Mom Things I Learn During Yoga #2

Recently, my husband and I were at partner prenatal yoga. The last class of each eight-week session is always offered as a partner class, which is just one of things I love about the yoga through Rebirth Wellness Centre here in my hometown of London, ON.

In this particular class, the teacher was directing the partners to massage the pregnant yogis as we lay in relaxation pose with our eyes closed. We had been having a pretty standard yoga class experience – calm, focused, quiet. And then my husband decided to mess with the calm: when the teacher encouraged the massagers to touch their pregnant partners in “the way that feels good,” my husband stuck his hand down my shirt, and nudged his other thumb into my mouth, just for a second. I couldn’t help cracking a smile, and had to do my best not to laugh so as not to disrupt the other participants.

In that moment, he had broken the yoga code, since we were supposed to be all zen and focused. Often, this might have irritated me, as I really like to maintain the calm and quiet of yoga, the soft, introspective nature of the practice. But somehow, it didn’t bother me. And for the rest of the class we kept being a little bit silly: silently high-fiving when balancing in partner tree pose, grinning with mock-risk that we might fall over when sinking down into a partner squat.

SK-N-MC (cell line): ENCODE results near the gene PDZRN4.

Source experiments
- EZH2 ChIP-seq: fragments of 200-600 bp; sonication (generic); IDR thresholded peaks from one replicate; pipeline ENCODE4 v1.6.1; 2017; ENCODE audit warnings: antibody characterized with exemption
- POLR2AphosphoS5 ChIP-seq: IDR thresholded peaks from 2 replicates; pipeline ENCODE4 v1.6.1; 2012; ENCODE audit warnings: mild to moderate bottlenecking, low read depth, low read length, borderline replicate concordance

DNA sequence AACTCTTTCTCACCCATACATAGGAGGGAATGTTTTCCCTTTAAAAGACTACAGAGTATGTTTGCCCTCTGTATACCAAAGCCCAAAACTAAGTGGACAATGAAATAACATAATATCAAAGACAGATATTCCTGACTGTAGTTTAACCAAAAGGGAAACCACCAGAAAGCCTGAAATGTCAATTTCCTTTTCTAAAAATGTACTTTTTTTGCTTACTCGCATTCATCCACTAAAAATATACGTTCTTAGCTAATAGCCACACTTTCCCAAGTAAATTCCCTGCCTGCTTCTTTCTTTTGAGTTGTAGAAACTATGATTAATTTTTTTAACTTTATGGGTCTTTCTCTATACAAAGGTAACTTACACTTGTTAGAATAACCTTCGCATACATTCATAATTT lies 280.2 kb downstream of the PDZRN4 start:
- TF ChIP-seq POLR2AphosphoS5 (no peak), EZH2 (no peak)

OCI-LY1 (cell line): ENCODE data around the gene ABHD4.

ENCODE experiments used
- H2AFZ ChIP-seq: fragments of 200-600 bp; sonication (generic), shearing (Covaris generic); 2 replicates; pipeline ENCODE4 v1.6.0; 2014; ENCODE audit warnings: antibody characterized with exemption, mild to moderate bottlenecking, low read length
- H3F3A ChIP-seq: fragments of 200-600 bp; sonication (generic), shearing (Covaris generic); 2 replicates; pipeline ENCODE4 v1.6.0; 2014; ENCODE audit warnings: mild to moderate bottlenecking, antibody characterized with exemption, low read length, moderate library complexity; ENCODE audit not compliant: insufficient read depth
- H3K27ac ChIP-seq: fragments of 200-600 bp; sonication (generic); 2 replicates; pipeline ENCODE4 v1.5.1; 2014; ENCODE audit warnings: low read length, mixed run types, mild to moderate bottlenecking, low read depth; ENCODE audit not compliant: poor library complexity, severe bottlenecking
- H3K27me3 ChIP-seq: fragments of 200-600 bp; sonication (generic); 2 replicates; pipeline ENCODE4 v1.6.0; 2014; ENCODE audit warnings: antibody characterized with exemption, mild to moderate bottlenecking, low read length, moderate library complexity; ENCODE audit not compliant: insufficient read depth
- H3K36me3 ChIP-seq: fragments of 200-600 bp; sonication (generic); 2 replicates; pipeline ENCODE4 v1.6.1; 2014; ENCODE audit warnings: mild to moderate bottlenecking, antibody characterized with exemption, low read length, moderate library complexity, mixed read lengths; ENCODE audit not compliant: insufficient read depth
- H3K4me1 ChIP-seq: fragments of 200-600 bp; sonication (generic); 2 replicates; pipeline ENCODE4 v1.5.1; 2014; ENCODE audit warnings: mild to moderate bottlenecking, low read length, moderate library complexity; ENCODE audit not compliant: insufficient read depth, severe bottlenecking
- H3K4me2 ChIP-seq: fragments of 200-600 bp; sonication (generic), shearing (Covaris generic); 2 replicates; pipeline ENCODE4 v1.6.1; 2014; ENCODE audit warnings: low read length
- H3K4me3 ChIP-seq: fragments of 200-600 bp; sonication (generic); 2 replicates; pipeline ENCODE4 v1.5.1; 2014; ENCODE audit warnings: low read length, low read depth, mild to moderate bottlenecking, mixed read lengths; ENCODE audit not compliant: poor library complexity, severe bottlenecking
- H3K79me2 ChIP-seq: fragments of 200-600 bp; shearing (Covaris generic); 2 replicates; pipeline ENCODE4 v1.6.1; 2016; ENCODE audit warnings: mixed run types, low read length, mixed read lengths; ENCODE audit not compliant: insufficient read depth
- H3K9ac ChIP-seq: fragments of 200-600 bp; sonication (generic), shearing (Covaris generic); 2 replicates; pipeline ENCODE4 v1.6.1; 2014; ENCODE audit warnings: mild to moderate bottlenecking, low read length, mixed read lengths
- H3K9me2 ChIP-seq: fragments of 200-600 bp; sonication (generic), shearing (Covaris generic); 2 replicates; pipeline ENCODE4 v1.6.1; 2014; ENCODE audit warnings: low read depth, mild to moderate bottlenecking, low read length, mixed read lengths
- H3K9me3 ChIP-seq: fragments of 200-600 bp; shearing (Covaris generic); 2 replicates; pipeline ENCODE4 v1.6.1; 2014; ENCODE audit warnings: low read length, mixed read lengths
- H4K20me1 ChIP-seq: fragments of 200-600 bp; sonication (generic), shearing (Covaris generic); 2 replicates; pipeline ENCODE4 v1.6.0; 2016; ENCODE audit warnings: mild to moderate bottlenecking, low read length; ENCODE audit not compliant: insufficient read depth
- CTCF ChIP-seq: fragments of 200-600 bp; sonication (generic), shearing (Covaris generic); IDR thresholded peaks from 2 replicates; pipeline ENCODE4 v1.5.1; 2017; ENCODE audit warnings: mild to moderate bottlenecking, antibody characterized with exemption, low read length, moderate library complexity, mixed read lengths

My husband reminded me in that class that it’s important not to take things too seriously, and that even if I usually like something one way – a calm, focused yoga class, for instance – allowing myself to enjoy a shared experience of that same activity in a different light is not only okay, it just might even be better sometimes.

As a parent, this applies to lots of activities, especially with a toddler. While my impulse might be to try to introduce my kids to life experiences in the way that I have always enjoyed them – dancing to a certain kind of music, noticing certain things on a walk in the woods, or tackling a household chore with a certain focus/drive – it’s also important to sometimes let them take the lead. Because trying those same experiences with them the way they want to feel them, and the way they want to learn, might open up a new experience for me, too.

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2 Comments

  1. Sara says:

    I’m a step mom and you couldn’t have said this more perfectly. I’m quick to show Archer the way, by introducing the things I love. I have learned that life is a lot more beautiful when I let him lead and find what fulfills him. When I do become pregnant, I can’t wait to try prenatal yoga!

    Like

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